(510) 793-2404
Your Guide to Understanding Sports Hernias and the
 Medical Treatment of
 Sports Hernias
by William Brown, MD
Advanced Medical Treatment for Sports Related Hernias

Post-Operative Care & Rehabilitation

The patient is monitored in the postoperative recovery room. A scrotal support is placed. Ice is applied to the groin. Laxatives are given. The patient is discharged to home after urinating. Dressings are removed that evening. The patient can shower at any time. The patient is warned about possible bruising and swelling. There are no dietary restrictions. A follow up appointment is arranged for one week.

Six-Week Rehabilitation Program

Before you begin, keep in mind three points over the six-week program:

  1. Remember, everybody, heals at a different pace. You will heal. Be patient.
  2. Listen to your body. If you experience pain or weakness, do not think twice about delaying your rehabilitation by a few days or even a week or two.
  3. Don’t feel like you’re in your rehabilitation alone. Work with your doctor and/or therapist.

This recovery program has been modified from the British Hernia Society Consensus Statement.

Week 1: Take it easy

  • Rest. Give your wounds a chance to begin the healing process
  • Walking, climbing stairs and carrying up to 20 lbs (10 Kg) is perfectly acceptable if you can tolerate them
  • Resume normal daily activities

Week 2: The sports hernia rehabilitation program starts

  • Begin isometric abdominal exercise, working transversalis and oblique muscles
  • Add isometric hip exercise of flexors, extensors, abductors, and adductors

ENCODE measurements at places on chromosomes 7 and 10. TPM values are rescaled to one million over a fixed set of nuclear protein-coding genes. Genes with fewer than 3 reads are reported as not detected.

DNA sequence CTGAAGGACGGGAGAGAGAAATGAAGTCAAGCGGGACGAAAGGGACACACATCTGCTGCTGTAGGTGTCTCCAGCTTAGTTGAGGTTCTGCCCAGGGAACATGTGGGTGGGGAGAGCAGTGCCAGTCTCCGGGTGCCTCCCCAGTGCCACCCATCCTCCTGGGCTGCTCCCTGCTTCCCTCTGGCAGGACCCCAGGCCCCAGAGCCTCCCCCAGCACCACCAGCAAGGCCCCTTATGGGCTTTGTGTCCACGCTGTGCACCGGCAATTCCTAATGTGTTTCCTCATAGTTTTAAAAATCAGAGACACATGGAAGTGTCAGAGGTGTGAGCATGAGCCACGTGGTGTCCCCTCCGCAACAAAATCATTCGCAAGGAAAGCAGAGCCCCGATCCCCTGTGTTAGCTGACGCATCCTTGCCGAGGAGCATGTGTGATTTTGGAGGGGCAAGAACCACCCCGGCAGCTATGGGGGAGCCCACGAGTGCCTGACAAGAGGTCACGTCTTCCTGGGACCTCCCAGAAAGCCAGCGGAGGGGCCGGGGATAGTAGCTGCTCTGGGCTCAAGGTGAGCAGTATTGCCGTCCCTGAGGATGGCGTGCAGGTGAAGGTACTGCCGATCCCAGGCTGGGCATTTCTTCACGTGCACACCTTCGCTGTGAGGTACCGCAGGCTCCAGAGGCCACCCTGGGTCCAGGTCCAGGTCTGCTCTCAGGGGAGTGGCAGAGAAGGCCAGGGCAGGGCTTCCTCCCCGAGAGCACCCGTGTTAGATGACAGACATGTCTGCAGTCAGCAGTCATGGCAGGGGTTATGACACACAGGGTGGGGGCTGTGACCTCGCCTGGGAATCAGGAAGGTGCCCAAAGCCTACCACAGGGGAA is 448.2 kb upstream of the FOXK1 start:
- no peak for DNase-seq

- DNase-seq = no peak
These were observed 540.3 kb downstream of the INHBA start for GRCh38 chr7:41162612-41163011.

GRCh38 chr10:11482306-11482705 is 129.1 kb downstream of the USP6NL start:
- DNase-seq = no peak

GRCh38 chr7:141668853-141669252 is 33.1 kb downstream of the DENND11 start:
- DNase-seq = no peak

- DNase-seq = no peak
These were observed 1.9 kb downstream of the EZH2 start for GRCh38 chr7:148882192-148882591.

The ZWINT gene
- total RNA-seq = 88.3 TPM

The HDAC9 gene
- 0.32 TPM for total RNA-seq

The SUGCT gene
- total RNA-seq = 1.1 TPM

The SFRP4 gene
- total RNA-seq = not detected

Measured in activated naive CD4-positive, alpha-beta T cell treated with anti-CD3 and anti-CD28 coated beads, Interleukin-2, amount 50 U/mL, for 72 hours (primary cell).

Week 3: Gently ramp up week 2’s exercises

  • Increase walking using time as a limiting factor, increasing by 5 minutes each day
  • Increase the resistance and repetitions of your isometrics exercises. Provided you’re experiencing no unusual pain
  • Initiate active-assisted Cliniband isokinetic work.

Week 4: Mix in functional rehabilitation activities

  • Do mobility work, both active and passive
  • Do stability work
  • Do cardiovascular exercises
  • Swimming is okay
  • Cycling is okay
  • Initiate a running program, progressing from aerobic to anaerobic over the next three weeks
  • Do submaximal to maximal isometric hip work

Additional functional rehabilitation activities can include those unique or complementary to your sport. Again, if you’re unsure, check with your doctor or therapist.

Week 5: Re-educate your muscles

  • Return to active assisted work to re-educate concentric/eccentric functional pattern
  • Progress your week four rehabilitation work
  • Begin early sport/occupation-specific rehabilitation phase (for runners, this could involve running forward, backward. (cutting and sprinting)

Week 6: Return to play and work according to your functional ability

  • Add a concentric and eccentric lower limb muscle workout
  • Continue with manual, Cliniband and isokinetics
  • Do general weights work with an abdominal belt and lumbar support
  • Soccer players enter full soccer-specific rehabilitation

For your convenience, a downloadable PDF of the above information can be found here.

Do not hesitate to contact Dr. Brown if you have questions by email or call (650) 703-9694.

William Brown, MD
Hernia Specialist

Dr. Brown has been repairing inguinal hernias for over 30 years, taking care of Athletes with Sports Hernia injuries since 1999.  Dr. Brown has been taking care of patients with complications from mesh for so long that his hair is gray. Luckily he still has some hair.

His patients include players from the San Jose Sharks and the San Jose Earthquakes as well as athletes from the NFL, AFL, NBA, and the local college teams. As well as Athletes from 15 foreign countries.

Location:
Fremont Office
William H. Brown, M.D.
39470 Paseo Padre Pkwy
Fremont, CA 94538
(510) 793-2404
Fax: (510) 793-1320

Subscribe to Our Newsletter
Sign up for our newsletter and join our growing subscriber base.